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OBVERSE LEGENDS

CIVITATIBVSASIAERESTITVTIS
TICAESARAVGFTRPOTXV (TIBERIUS AND AUGUSTUS)
TICAESARDIVIAVGFAVGVSTIMPVII
TICAESARDIVIAVGFAVGVSTIMPVIII
TICAESARDIVIAVGFAVGVSTVS
TICAESARAVGVSTIFIMPERATOR
TICAESARAVGVSTIFIMPERATORV
TICAESARAVGVSTFIMPERATVII
TICAESARDIVIAVGFAVGVSTVS
TIDIVIFAVGVSTVS


REFERENCES

American Numismatic Society (ANS) Collections Database Online - http://numismatics.org/search/search
Banti, A. & L. Simonetti. Corpus Nummorum Romanorum. (Florence, 1972-1979).
Burnett, A., M. Amandry & P. Ripollès. Roman Provincial Coinage I: From the death of Caesar to the death of Vitellius (44 BC-AD 69). (London, 1992 and supplement).
Calicó, X. The Roman Avrei, Vol. One: From the Republic to Pertinax, 196 BC - 193 AD. (Barcelona, 2003).
Calicó, X. The Roman Avrei, Vol. One: From the Republic to Pertinax, 196 BC - 193 AD. (Barcelona, 2003).
Cayón, J. Los Sestercios del Imperio Romano, Vol. I: De Pompeyo Magno a Matidia (Del 81 a.C. al 117 d.C.). (Madrid, 1984).
Cohen, H. Description historique des monnaies frappées sous l'Empire Romain, Vol. 1: Pompey to Domitian. (Paris, 1880).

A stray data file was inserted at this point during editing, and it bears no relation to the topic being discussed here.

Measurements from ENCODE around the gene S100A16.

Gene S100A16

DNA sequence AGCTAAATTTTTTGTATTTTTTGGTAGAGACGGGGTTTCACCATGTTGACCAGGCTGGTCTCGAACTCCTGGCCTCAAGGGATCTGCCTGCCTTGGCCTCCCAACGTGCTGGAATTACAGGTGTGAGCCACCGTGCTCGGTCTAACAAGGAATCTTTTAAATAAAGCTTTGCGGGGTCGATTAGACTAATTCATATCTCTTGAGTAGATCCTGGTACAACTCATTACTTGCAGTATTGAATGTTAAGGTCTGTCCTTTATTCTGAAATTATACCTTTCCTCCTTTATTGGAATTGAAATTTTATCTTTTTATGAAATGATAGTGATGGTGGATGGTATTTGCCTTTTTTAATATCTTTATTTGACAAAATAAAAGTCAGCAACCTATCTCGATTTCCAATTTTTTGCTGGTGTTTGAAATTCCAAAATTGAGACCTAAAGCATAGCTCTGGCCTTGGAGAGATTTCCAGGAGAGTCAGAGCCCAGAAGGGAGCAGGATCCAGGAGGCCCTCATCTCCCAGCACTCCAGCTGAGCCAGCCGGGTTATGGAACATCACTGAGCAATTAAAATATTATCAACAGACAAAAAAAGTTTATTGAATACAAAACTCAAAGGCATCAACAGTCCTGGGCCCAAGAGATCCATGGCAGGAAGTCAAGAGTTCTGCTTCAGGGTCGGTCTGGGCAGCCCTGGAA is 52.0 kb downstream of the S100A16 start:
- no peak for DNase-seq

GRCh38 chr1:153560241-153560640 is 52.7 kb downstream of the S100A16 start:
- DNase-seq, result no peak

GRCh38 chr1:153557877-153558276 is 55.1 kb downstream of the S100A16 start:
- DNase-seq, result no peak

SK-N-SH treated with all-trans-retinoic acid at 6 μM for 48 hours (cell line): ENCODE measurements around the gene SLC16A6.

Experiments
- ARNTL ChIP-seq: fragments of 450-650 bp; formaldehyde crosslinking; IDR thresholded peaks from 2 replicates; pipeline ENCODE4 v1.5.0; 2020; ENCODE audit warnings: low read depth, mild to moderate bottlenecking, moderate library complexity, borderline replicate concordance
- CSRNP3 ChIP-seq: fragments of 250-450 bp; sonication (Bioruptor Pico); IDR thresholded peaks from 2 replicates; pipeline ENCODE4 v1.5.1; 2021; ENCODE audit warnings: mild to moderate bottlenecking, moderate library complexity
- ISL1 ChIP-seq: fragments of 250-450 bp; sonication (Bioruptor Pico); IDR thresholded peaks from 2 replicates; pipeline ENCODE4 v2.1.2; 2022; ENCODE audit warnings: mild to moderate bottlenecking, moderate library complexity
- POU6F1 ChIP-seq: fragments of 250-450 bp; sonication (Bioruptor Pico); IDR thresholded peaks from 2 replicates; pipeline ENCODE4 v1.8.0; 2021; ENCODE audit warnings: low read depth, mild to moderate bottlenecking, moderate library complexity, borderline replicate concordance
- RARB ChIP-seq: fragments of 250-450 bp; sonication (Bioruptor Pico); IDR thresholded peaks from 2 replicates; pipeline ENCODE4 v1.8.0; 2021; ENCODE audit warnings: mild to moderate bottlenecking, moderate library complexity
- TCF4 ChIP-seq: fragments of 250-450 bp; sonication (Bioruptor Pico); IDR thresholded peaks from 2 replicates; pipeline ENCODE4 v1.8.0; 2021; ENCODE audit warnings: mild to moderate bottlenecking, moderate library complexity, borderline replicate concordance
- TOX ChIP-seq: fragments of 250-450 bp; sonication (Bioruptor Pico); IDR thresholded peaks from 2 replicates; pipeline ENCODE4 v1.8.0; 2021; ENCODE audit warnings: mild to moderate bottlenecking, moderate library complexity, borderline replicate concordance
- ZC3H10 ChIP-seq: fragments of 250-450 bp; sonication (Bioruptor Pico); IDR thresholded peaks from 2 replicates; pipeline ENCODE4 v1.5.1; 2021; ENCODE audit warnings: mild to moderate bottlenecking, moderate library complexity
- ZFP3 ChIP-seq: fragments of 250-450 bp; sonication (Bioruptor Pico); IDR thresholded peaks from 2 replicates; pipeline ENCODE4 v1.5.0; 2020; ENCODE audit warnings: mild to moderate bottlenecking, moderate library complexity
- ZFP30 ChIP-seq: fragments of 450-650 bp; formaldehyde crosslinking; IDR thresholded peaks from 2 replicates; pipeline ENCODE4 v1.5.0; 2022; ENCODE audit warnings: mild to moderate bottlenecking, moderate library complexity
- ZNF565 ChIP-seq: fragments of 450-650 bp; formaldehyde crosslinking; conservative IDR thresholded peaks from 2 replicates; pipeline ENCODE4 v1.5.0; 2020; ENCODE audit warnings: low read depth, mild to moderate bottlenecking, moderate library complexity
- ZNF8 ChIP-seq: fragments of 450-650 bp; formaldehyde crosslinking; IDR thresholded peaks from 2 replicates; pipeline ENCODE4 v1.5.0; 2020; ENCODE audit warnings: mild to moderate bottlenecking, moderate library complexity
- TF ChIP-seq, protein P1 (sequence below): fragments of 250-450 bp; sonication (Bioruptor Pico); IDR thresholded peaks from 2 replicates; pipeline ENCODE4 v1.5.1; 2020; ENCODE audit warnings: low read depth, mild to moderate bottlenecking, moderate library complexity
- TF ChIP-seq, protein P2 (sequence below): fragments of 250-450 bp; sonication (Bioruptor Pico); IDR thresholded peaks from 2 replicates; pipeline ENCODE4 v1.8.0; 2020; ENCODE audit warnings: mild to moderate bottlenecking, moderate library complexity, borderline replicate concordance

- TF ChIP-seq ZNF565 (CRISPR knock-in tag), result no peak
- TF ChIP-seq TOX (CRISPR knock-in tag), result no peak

Giard, J. Le monnayage de l'atelier de Lyon, des origines au règne de Caligula (43 avant J.-C. - 41 après J.-C.). (Wetteren, 1983).
Giard, J. Monnaies de L'Empire Romain II: De Tebère à Néron. Catalogue Bibliothèque nationale de France. (Paris, 1988).
Mattingly, H. & R. Carson. Coins of the Roman Empire in the British Museum, Vol 1: Augustus to Vitellius. (London, 1923).
Robinson, A. Roman Imperial Coins in the Hunter Coin Cabinet, University of Glasgow, Vol. I. Augustus to Nerva. (Oxford, 1962).
Sear, D. Roman Coins and Their Values, The Millennium Edition, Volume One, The Republic and the Twelve Caesars 280 BC - AD 86. (London, 2000).
Sutherland, C. The Roman Imperial Coinage, Vol. I, From 39 BC to AD 69. (London, 1984).
Toynbee, J. Roman medallions. ANSNS 5. (New York, 1944).
Vagi, D. Coinage and History of the Roman Empire. (Sidney, 1999).

Catalog current as of Thursday, February 22, 2018.
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Roman Coins of Tiberius